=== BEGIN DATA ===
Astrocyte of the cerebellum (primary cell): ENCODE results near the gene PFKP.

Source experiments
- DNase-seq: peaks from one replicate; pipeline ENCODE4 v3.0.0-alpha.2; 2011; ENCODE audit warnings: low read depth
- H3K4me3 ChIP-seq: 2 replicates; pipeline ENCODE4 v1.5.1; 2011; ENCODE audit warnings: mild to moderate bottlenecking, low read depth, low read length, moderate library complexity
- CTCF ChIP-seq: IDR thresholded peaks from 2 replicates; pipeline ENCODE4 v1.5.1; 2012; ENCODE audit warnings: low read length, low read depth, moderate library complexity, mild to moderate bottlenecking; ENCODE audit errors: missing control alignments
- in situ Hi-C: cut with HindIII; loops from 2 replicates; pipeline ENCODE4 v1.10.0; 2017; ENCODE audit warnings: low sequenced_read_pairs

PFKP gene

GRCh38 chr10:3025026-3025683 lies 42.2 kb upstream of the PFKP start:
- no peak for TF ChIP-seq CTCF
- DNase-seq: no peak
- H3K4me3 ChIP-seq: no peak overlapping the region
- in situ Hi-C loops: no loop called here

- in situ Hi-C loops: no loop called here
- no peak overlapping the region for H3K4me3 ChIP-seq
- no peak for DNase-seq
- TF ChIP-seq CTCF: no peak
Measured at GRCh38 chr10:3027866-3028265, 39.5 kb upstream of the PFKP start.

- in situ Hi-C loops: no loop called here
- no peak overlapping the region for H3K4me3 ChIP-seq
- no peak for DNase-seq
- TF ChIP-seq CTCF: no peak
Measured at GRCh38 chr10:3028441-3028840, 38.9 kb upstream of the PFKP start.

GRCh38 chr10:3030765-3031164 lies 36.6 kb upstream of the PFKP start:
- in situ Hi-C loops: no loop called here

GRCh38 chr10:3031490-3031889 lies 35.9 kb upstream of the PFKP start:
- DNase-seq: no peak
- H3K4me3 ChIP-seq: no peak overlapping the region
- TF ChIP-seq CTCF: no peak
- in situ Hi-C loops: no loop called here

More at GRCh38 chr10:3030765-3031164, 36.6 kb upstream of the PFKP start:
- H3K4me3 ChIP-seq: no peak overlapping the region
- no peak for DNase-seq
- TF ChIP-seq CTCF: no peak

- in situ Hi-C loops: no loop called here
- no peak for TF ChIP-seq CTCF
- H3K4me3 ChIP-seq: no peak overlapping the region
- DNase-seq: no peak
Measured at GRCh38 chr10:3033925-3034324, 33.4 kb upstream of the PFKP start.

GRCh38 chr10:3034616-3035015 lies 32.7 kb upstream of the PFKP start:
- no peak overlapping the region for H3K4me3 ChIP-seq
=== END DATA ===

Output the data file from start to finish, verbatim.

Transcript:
Astrocyte of the cerebellum (primary cell): ENCODE results near the gene PFKP.

Source experiments
- DNase-seq: peaks from one replicate; pipeline ENCODE4 v3.0.0-alpha.2; 2011; ENCODE audit warnings: low read depth
- H3K4me3 ChIP-seq: 2 replicates; pipeline ENCODE4 v1.5.1; 2011; ENCODE audit warnings: mild to moderate bottlenecking, low read depth, low read length, moderate library complexity
- CTCF ChIP-seq: IDR thresholded peaks from 2 replicates; pipeline ENCODE4 v1.5.1; 2012; ENCODE audit warnings: low read length, low read depth, moderate library complexity, mild to moderate bottlenecking; ENCODE audit errors: missing control alignments
- in situ Hi-C: cut with HindIII; loops from 2 replicates; pipeline ENCODE4 v1.10.0; 2017; ENCODE audit warnings: low sequenced_read_pairs

PFKP gene

GRCh38 chr10:3025026-3025683 lies 42.2 kb upstream of the PFKP start:
- no peak for TF ChIP-seq CTCF
- DNase-seq: no peak
- H3K4me3 ChIP-seq: no peak overlapping the region
- in situ Hi-C loops: no loop called here

- in situ Hi-C loops: no loop called here
- no peak overlapping the region for H3K4me3 ChIP-seq
- no peak for DNase-seq
- TF ChIP-seq CTCF: no peak
Measured at GRCh38 chr10:3027866-3028265, 39.5 kb upstream of the PFKP start.

- in situ Hi-C loops: no loop called here
- no peak overlapping the region for H3K4me3 ChIP-seq
- no peak for DNase-seq
- TF ChIP-seq CTCF: no peak
Measured at GRCh38 chr10:3028441-3028840, 38.9 kb upstream of the PFKP start.

GRCh38 chr10:3030765-3031164 lies 36.6 kb upstream of the PFKP start:
- in situ Hi-C loops: no loop called here

GRCh38 chr10:3031490-3031889 lies 35.9 kb upstream of the PFKP start:
- DNase-seq: no peak
- H3K4me3 ChIP-seq: no peak overlapping the region
- TF ChIP-seq CTCF: no peak
- in situ Hi-C loops: no loop called here

More at GRCh38 chr10:3030765-3031164, 36.6 kb upstream of the PFKP start:
- H3K4me3 ChIP-seq: no peak overlapping the region
- no peak for DNase-seq
- TF ChIP-seq CTCF: no peak

- in situ Hi-C loops: no loop called here
- no peak for TF ChIP-seq CTCF
- H3K4me3 ChIP-seq: no peak overlapping the region
- DNase-seq: no peak
Measured at GRCh38 chr10:3033925-3034324, 33.4 kb upstream of the PFKP start.

GRCh38 chr10:3034616-3035015 lies 32.7 kb upstream of the PFKP start:
- no peak overlapping the region for H3K4me3 ChIP-seq